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posted by takyon on Friday May 15 2015, @10:30PM   Printer-friendly
from the already-rusty dept.

After many years of waiting, version 1.0 of the Rust programming language has finally been released. The Rust home page describes Rust as "a systems programming language that runs blazingly fast, prevents nearly all segfaults, and guarantees thread safety."

Thanks to the hard work of noted Rust core team members Yehuda Katz and Steve Klabnik, Rust is now poised to become a serious competitor to established systems programming languages like C and C++.

The announcement has brought much jubilation to the followers of Rust, who have been eagerly awaiting this milestone release for so long. With only 1,940 open issues and over 11,500 issues already closed, Rust is finally ready for users to build fantastically reliable software systems using it.

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  • (Score: 3, Funny) by Marand on Saturday May 16 2015, @09:06AM

    by Marand (1081) on Saturday May 16 2015, @09:06AM (#183697) Journal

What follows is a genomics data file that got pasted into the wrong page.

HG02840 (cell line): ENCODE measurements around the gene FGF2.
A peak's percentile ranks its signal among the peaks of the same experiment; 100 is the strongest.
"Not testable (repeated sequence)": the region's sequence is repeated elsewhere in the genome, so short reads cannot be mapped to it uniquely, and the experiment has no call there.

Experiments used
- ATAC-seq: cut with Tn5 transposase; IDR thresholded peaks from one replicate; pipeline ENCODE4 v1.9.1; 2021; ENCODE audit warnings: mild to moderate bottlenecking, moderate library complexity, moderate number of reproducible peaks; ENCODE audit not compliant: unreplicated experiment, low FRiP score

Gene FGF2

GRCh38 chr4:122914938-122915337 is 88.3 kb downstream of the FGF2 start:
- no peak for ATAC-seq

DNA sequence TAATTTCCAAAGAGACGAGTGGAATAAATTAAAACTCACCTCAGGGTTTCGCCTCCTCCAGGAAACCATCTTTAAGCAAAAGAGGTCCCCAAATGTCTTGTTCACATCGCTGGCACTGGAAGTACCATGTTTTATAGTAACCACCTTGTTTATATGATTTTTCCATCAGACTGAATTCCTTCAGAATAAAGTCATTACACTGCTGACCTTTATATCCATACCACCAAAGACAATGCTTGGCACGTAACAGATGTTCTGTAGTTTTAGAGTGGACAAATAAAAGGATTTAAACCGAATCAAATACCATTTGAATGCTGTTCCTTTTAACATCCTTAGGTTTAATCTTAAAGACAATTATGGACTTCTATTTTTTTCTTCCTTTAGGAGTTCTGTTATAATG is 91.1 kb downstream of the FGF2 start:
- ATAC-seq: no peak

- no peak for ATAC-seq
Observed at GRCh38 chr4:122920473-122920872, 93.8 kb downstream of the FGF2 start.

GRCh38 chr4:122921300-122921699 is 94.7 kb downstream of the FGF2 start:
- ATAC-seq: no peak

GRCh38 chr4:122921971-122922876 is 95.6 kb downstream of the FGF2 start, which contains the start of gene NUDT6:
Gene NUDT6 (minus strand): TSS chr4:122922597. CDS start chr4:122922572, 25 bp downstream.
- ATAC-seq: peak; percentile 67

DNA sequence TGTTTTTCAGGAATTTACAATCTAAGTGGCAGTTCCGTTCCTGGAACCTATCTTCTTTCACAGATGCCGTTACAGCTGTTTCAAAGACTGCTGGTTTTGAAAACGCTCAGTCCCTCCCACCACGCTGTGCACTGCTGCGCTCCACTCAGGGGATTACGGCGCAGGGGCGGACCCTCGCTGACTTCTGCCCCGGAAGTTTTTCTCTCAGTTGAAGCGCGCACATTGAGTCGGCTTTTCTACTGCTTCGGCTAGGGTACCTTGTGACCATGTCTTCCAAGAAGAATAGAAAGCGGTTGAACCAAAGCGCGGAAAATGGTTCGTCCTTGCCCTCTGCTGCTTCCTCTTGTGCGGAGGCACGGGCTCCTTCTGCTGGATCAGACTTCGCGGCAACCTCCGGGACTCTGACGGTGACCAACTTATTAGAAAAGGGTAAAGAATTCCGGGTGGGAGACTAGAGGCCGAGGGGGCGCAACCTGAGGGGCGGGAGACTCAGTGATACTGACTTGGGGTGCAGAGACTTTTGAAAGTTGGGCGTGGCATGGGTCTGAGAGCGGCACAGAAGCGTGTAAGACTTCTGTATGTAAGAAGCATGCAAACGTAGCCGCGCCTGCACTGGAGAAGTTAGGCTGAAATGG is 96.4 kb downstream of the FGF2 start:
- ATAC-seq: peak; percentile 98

There's also Debian's benchmark game [], for whatever it's worth. Definitely slower than C/C++, but like you said it's somewhere in the Go/Haskell/Java (and other JVM languages) area. The trade-off might be worth it for the safety if it proves itself to actually be safer, though in that speed range there's already plenty of competition with similar goals but different approaches.

    Damn shame about the syntax, though. Out of curiosity I started looking at some of the Rust files in the only big project I know of using it, Servo ( [] ), and I swear, there are lines in it that make Perl look readable. I liked this function declaration:

    pub fn match_ty_unwrap<'a>(ty: &'a Ty, segments: &[&str]) -> Option<&'a [P<Ty>]> {

    I'm sure it makes sense to someone familiar with the language, but my general impression so far from poking around random Servo files is "the readability of Perl meets the conciseness of Java." What's not to love?

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  • (Score: 2) by TGV on Saturday May 16 2015, @09:37AM

    by TGV (2838) on Saturday May 16 2015, @09:37AM (#183708)

    Declaration syntax is sure ugly, but I sort of get it: it's pretty much C++/Java but with colons. The passing of &mut everywhere. I don't understand why it can't get that information from the function declaration. Is it also legal to call the same function without &mut, and with a different effect? There is something in that language that isn't explained properly in all those examples and FAQs.

    • (Score: 0) by Anonymous Coward on Saturday May 16 2015, @01:06PM

      by Anonymous Coward on Saturday May 16 2015, @01:06PM (#183743)

      Why did they use the keyword "mut"? It makes me think of a dirty dog pissing all over the place because its penis is broken from having spent years on the street.